TAKEAWAYS:
What types of data are available from NOAA and how to find and use NOAA data in your classroom.

SPEAKERS:
Kayla Smith (National Oceanic and Atmospheric Administration: Silver Spring, MD)

Teaching About Climate Tipping Points: The Latest Climate Science from the IPCC

Friday, October 27 • 10:40 AM - 11:40 AM

Kansas City Convention Center - 3501 E



(Only registered attendees may view session materials. Please login with your NSTA account to view.)
Wysession_NSTA_ClimateTipping_post.pdf
Slides on the latest scientific results from the IPCC and ideas on teaching about climate science in high school.

STRAND: Leadership and Advocacy

Show Details

An important and exciting focus of climate science addresses tipping points, which are non-linear reinforcing feedbacks within the climate system. Current climate research has identified at least a dozen different important climate tipping points that could possibly be triggered in the near future, with significant implications for human society; these include changes to glaciers, permafrost, ocean circulation, surface albedo, ocean acidity, and the biomass storage of carbon. This presentation will address what these tipping points are, why they are potentially dangerous, and how best to teach about them. The topic of climate tipping points aligns with several of the NGSS Earth and space science performance expectations and also strongly aligns with the NGSS CCC on the Stability and Change of systems. Ideas will be presented for phenomena and storylines addressing climate tipping points, which can be used in a chemistry, Earth science, environmental science, or physical science course.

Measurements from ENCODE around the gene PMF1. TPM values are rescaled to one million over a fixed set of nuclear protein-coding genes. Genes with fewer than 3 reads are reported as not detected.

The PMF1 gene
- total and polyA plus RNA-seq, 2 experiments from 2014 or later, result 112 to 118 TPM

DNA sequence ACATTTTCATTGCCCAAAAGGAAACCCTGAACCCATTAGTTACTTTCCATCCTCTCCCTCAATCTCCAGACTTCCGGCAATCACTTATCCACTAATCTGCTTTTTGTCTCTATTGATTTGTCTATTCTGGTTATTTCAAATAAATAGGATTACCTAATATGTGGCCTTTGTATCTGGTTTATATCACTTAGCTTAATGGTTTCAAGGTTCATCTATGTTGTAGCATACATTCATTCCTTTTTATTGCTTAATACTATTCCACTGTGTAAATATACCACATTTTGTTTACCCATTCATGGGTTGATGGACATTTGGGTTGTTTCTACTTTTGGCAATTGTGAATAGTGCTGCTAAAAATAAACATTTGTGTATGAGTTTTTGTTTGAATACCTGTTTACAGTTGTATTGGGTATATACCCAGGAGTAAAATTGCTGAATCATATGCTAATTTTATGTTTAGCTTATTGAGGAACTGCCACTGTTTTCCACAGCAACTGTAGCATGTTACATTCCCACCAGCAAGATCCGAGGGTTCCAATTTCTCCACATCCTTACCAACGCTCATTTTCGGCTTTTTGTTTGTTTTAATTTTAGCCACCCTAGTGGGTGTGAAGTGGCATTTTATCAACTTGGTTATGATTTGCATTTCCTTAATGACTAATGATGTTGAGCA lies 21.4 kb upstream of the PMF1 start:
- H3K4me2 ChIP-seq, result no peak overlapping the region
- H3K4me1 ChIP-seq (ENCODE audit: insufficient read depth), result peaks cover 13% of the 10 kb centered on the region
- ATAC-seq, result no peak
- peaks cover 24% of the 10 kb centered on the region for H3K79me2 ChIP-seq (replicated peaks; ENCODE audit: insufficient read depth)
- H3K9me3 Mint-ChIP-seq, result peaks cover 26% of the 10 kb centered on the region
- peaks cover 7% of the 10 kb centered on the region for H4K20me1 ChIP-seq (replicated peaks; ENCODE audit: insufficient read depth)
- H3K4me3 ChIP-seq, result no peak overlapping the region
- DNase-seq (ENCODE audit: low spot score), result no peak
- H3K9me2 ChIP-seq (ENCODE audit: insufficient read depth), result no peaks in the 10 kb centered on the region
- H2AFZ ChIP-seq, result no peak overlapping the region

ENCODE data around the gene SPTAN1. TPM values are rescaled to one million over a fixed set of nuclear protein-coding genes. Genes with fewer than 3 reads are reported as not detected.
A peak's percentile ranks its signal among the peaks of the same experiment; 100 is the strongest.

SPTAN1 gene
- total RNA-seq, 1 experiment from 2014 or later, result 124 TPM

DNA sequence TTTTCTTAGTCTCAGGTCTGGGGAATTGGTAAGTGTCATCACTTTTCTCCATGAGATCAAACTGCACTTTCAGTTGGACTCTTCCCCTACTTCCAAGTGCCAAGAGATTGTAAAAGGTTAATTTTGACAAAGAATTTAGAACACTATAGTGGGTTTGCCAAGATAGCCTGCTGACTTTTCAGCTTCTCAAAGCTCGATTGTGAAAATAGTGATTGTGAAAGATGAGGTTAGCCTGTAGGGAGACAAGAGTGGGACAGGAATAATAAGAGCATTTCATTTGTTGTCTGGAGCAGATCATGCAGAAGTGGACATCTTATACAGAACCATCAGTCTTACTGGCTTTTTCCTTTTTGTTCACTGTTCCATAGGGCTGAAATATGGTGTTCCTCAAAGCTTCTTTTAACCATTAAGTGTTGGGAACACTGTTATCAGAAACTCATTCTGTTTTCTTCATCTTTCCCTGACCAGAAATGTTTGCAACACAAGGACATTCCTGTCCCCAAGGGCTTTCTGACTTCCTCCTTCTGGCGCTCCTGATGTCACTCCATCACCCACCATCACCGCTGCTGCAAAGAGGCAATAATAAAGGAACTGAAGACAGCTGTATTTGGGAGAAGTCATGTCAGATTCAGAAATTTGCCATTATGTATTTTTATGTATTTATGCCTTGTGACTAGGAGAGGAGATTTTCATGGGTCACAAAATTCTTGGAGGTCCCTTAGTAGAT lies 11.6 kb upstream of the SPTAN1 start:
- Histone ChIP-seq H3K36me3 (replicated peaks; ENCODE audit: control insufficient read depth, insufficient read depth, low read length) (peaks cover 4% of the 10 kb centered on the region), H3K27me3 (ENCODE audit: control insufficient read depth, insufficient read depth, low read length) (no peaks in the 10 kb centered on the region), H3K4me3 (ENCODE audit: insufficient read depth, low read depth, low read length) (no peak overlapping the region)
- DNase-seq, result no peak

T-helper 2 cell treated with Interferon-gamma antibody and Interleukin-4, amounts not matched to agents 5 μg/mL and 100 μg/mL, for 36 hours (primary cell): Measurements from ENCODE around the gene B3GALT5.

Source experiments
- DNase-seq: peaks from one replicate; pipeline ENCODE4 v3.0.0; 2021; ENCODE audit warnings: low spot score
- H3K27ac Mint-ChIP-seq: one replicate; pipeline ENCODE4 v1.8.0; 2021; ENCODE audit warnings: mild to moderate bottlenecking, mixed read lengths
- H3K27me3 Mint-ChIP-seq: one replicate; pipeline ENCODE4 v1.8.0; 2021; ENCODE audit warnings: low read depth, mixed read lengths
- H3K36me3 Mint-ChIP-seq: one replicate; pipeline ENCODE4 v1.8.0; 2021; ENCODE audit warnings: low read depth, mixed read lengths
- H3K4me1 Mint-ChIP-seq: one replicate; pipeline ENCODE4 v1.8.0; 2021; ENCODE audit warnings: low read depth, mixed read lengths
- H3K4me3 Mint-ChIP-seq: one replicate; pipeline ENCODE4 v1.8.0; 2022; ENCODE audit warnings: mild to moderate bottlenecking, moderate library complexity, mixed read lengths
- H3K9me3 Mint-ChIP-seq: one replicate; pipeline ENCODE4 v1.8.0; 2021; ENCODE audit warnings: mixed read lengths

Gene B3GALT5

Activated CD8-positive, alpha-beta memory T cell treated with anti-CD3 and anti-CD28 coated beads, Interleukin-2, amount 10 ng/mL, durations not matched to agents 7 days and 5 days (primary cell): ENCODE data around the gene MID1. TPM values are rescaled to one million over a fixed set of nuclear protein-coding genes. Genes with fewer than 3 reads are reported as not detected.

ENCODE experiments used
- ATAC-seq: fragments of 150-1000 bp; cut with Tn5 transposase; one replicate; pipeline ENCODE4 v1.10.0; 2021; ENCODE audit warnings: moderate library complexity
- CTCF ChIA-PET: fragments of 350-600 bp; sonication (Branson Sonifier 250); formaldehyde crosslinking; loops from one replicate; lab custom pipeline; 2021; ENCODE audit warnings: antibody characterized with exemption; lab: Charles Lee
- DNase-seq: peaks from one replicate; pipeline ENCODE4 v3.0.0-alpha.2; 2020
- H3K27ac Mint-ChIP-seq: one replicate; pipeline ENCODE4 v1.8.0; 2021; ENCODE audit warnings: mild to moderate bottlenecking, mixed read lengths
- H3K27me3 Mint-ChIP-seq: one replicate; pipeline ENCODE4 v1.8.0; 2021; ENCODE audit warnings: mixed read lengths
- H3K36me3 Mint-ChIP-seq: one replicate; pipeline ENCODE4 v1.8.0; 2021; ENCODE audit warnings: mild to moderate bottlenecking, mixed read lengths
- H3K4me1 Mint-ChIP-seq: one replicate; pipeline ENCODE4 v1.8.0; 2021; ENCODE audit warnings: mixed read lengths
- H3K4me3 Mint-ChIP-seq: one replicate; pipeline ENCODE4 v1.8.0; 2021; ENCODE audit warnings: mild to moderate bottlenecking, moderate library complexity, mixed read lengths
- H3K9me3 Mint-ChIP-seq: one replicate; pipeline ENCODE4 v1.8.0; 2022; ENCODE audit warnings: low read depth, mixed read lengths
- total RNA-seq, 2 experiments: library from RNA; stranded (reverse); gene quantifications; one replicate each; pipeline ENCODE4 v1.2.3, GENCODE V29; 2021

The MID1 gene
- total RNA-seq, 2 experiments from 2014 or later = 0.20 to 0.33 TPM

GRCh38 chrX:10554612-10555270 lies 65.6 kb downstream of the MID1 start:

TAKEAWAYS:
The subject of climate system tipping points is societally timely and important, and is an engaging topic for addressing NGSS several performance expectations in Earth and space science, and helping students understand the NGSS crosscutting concept of Stability and Change.

SPEAKERS:
Michael Wysession (Washington University in St. Louis: Saint Louis, MO)

Investigate and Analyze the Physical & Chemical Processes of Stellar Evolution Using NASA’s JS9 STEM Image Analysis Tools and Supporting Resources

Friday, October 27 • 2:40 PM - 3:40 PM

Kansas City Marriott Downtown - Julie Lee



(Only registered attendees may view session materials. Please login with your NSTA account to view.)
https://chandra.si.edu/
https://universe-of-learning.org/home
SE RESOURCES Kansas City.pdf

STRAND: Tech Tools

Show Details